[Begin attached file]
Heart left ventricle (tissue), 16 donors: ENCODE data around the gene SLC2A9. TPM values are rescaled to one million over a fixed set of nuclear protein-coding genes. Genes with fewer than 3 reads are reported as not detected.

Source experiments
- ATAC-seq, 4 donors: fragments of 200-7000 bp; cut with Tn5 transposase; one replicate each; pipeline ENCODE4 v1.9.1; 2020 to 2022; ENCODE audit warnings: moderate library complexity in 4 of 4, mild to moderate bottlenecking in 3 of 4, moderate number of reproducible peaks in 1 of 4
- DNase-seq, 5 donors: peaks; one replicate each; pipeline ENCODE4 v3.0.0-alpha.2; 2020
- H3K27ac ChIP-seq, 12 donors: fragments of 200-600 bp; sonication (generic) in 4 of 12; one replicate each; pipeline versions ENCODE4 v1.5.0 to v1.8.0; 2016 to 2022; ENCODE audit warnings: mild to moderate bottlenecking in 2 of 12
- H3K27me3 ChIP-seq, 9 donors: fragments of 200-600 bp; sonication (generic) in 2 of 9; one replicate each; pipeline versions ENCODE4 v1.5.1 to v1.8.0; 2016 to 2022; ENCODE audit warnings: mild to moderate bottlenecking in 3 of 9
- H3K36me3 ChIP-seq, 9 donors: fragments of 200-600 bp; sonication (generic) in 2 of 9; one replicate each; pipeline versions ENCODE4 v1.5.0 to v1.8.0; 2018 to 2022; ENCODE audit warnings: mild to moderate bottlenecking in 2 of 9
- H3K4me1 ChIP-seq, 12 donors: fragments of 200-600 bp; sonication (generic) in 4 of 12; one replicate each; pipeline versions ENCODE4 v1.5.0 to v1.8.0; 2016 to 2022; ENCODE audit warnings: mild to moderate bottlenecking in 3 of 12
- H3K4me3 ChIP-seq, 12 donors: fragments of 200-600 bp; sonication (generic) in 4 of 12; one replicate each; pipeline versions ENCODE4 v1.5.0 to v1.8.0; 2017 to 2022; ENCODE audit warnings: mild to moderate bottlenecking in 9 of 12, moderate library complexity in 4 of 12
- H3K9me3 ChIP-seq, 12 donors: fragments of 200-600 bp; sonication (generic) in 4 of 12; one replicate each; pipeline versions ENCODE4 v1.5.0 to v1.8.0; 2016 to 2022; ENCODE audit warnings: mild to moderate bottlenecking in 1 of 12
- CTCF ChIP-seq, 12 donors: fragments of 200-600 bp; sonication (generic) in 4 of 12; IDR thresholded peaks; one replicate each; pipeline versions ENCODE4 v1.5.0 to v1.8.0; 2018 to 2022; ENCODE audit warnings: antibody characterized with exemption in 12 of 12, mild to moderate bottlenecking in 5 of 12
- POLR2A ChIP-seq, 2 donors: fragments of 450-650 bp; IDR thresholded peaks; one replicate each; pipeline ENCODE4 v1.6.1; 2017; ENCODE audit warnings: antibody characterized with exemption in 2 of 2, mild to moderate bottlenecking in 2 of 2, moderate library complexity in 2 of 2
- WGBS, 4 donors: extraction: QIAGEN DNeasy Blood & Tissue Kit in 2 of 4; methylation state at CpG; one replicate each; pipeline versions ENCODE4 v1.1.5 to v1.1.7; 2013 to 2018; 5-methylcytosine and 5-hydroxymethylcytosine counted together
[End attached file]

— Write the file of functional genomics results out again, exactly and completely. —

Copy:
Heart left ventricle (tissue), 16 donors: ENCODE data around the gene SLC2A9. TPM values are rescaled to one million over a fixed set of nuclear protein-coding genes. Genes with fewer than 3 reads are reported as not detected.

Source experiments
- ATAC-seq, 4 donors: fragments of 200-7000 bp; cut with Tn5 transposase; one replicate each; pipeline ENCODE4 v1.9.1; 2020 to 2022; ENCODE audit warnings: moderate library complexity in 4 of 4, mild to moderate bottlenecking in 3 of 4, moderate number of reproducible peaks in 1 of 4
- DNase-seq, 5 donors: peaks; one replicate each; pipeline ENCODE4 v3.0.0-alpha.2; 2020
- H3K27ac ChIP-seq, 12 donors: fragments of 200-600 bp; sonication (generic) in 4 of 12; one replicate each; pipeline versions ENCODE4 v1.5.0 to v1.8.0; 2016 to 2022; ENCODE audit warnings: mild to moderate bottlenecking in 2 of 12
- H3K27me3 ChIP-seq, 9 donors: fragments of 200-600 bp; sonication (generic) in 2 of 9; one replicate each; pipeline versions ENCODE4 v1.5.1 to v1.8.0; 2016 to 2022; ENCODE audit warnings: mild to moderate bottlenecking in 3 of 9
- H3K36me3 ChIP-seq, 9 donors: fragments of 200-600 bp; sonication (generic) in 2 of 9; one replicate each; pipeline versions ENCODE4 v1.5.0 to v1.8.0; 2018 to 2022; ENCODE audit warnings: mild to moderate bottlenecking in 2 of 9
- H3K4me1 ChIP-seq, 12 donors: fragments of 200-600 bp; sonication (generic) in 4 of 12; one replicate each; pipeline versions ENCODE4 v1.5.0 to v1.8.0; 2016 to 2022; ENCODE audit warnings: mild to moderate bottlenecking in 3 of 12
- H3K4me3 ChIP-seq, 12 donors: fragments of 200-600 bp; sonication (generic) in 4 of 12; one replicate each; pipeline versions ENCODE4 v1.5.0 to v1.8.0; 2017 to 2022; ENCODE audit warnings: mild to moderate bottlenecking in 9 of 12, moderate library complexity in 4 of 12
- H3K9me3 ChIP-seq, 12 donors: fragments of 200-600 bp; sonication (generic) in 4 of 12; one replicate each; pipeline versions ENCODE4 v1.5.0 to v1.8.0; 2016 to 2022; ENCODE audit warnings: mild to moderate bottlenecking in 1 of 12
- CTCF ChIP-seq, 12 donors: fragments of 200-600 bp; sonication (generic) in 4 of 12; IDR thresholded peaks; one replicate each; pipeline versions ENCODE4 v1.5.0 to v1.8.0; 2018 to 2022; ENCODE audit warnings: antibody characterized with exemption in 12 of 12, mild to moderate bottlenecking in 5 of 12
- POLR2A ChIP-seq, 2 donors: fragments of 450-650 bp; IDR thresholded peaks; one replicate each; pipeline ENCODE4 v1.6.1; 2017; ENCODE audit warnings: antibody characterized with exemption in 2 of 2, mild to moderate bottlenecking in 2 of 2, moderate library complexity in 2 of 2
- WGBS, 4 donors: extraction: QIAGEN DNeasy Blood & Tissue Kit in 2 of 4; methylation state at CpG; one replicate each; pipeline versions ENCODE4 v1.1.5 to v1.1.7; 2013 to 2018; 5-methylcytosine and 5-hydroxymethylcytosine counted together